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# Finite Automata and Regular Expressions

7/24/2010 8:00:02 PM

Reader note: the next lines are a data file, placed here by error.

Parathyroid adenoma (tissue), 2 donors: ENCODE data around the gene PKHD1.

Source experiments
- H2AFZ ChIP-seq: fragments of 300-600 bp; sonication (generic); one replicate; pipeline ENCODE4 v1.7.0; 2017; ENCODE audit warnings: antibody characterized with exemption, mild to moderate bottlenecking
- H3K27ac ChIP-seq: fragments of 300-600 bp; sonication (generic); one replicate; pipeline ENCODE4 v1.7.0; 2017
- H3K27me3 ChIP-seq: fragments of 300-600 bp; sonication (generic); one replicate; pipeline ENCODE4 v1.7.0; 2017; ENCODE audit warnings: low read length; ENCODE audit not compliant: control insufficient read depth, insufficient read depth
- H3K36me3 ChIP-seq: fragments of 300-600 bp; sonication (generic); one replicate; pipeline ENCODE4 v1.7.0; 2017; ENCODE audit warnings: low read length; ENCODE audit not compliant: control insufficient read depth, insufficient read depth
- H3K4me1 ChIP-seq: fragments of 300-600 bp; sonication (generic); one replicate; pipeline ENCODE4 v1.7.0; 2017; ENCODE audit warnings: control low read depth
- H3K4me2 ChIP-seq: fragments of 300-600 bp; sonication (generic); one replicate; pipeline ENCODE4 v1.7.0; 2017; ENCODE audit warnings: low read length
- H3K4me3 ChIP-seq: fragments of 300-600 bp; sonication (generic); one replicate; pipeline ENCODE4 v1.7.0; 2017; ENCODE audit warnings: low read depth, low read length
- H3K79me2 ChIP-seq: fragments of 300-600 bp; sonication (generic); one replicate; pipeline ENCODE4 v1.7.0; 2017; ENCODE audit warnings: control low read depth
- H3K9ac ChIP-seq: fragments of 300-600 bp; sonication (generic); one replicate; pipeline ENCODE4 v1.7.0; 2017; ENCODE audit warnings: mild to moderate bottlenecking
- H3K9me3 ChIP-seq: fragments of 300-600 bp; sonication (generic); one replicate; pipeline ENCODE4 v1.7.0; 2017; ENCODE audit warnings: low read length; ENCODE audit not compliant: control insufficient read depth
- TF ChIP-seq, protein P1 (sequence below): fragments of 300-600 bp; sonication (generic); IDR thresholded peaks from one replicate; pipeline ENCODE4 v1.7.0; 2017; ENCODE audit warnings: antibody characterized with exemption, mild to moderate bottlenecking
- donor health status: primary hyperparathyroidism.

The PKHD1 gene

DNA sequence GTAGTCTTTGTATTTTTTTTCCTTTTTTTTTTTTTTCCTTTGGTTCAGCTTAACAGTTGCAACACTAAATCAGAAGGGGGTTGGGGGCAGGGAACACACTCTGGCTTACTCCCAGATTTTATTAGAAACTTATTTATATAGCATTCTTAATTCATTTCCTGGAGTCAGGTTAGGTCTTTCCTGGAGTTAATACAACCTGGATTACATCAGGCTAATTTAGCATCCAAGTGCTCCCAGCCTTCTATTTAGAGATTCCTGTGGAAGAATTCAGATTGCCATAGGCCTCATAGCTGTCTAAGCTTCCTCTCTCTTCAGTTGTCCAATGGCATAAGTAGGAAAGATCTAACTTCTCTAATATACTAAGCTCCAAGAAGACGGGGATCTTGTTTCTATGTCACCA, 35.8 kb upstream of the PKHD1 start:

##### Chapter 2: Finite Automata and Regular Expressions FINITE AUTOMATA A finite automata consists of a finite number of states and a finite number of transitions, and these transitions are defined on certain, specific symbols called input symbols. One of the states of the finite automata is identified as the initial state the state in which the automata always starts. Similarly, certain states are identified as final states. Therefore, a finite automata is specified as using five things: The states of the finite automata; The input symbols on which transitions are made; The transitions specifying from which state on which input symbol where the transition goes; The initial state; and The set of final states. Therefore formally a finite automata is a five-tuple: where: Q is a set of states of the finite automata, Σ is a set of input symbols, and δ specifies the transitions in the automata. If from a state p there exists a transition going to state q on an input symbol a, then we write δ(p, a) = q. Hence, δ is a function whose domain is a set of ordered pairs, (p, a), where p is a state and a is an input symbol, and the range is a set of states. Therefore, we conclude that δ defines a mapping whose domain will be a set of ordered pairs of the form (p, a) and whose range will be a set of states. That is, δ defines a mapping from q0 is the initial state, and F is a set of final sates of the automata. For example: where A directed graph exists that can be associated with finite automata. This graph is called a "transition diagram of finite automata." To associate a graph with finite automata, the vertices of the graph correspond to the states of the automata, and the edges in the transition diagram are determined as follows. If δ (p, a) = q, then put an edge from the vertex, which corresponds to state p, to the vertex that corresponds to state q, labeled by a. To indicate the initial state, we place an arrow with its head pointing to the vertex that corresponds to the initial state of the automata, and we label that arrow "start." We then encircle the vertices twice, which correspond to the final states of the automata. Therefore, the transition diagram for the described finite automata will resemble Figure 2.1. Figure 2.1: Transition diagram for finite automata δ (p, a) = q. A tabular representation can also be used to specify the finite automata. A table whose number of rows is equal to the number of states, and whose number of columns equals the number of input symbols, is used to specify the transitions in the automata. The first row specifies the transitions from the initial state; the rows specifying the transitions from the final states are marked as *. For example, the automata above can be specified as follows: A finite automata can be used to accept some particular set of strings. If x is a string made of symbols belonging to Σ of the finite automata, then x is accepted by the finite automata if a path corresponding to x in a finite automata starts in an initial state and ends in one of the final states of the automata; that is, there must exist a sequence of moves for x in the finite automata that takes the transitions from the initial state to one of the final states of the automata. Since x is a member of Σ*, we define a new transition function, δ1, which defines a mapping from Q � Σ* to Q. And if δ1 (q0, x) = a member of F, then x is accepted by the finite automata. If x is written as wa, where a is the last symbol of x, and w is a string of the of remaining symbols of x, then: For example: where Let x be 010. To find out if x is accepted by the automata or not, we proceed as follows: δ1(q0, 0) = δ (q0, 0) = q1 Therefore, δ1 (q0, 01 ) = δ {δ1 (q0, 0), 1} = q0 Therefore, δ1 (q0, 010) = δ {δ1 (q0, 0 1), 0} = q1 Since q1 is a member of F, x = 010 is accepted by the automata. If x = 0101, then δ1 (q0, 0101) = δ {δ1 (q0, 010), 1} = q0 Since q0 is not a member of F, x is not accepted by the above automata. Therefore, if M is the finite automata, then the language accepted by the finite automata is denoted as L(M) = {x | δ1 (q0, x) = member of F }. In the finite automata discussed above, since δ defines mapping from Q � Σ to Q, there exists exactly one transition from a state on an input symbol; and therefore, this finite automata is considered a deterministic finite automata (DFA). Therefore, we define the DFA as the finite automata: M = (Q, Σ, δ, q0, F ), such that there exists exactly one transition from a state on a input symbol. var sc_project=11388663; var sc_invisible=1; var sc_security="7db37af3"; var scJsHost = (("https:" == document.location.protocol) ? "https://secure." : "http://www."); document.write("<sc"+"ript type='text/javascript' src='" + scJsHost+ "statcounter.com/counter/counter.js'></"+"script>"); Other

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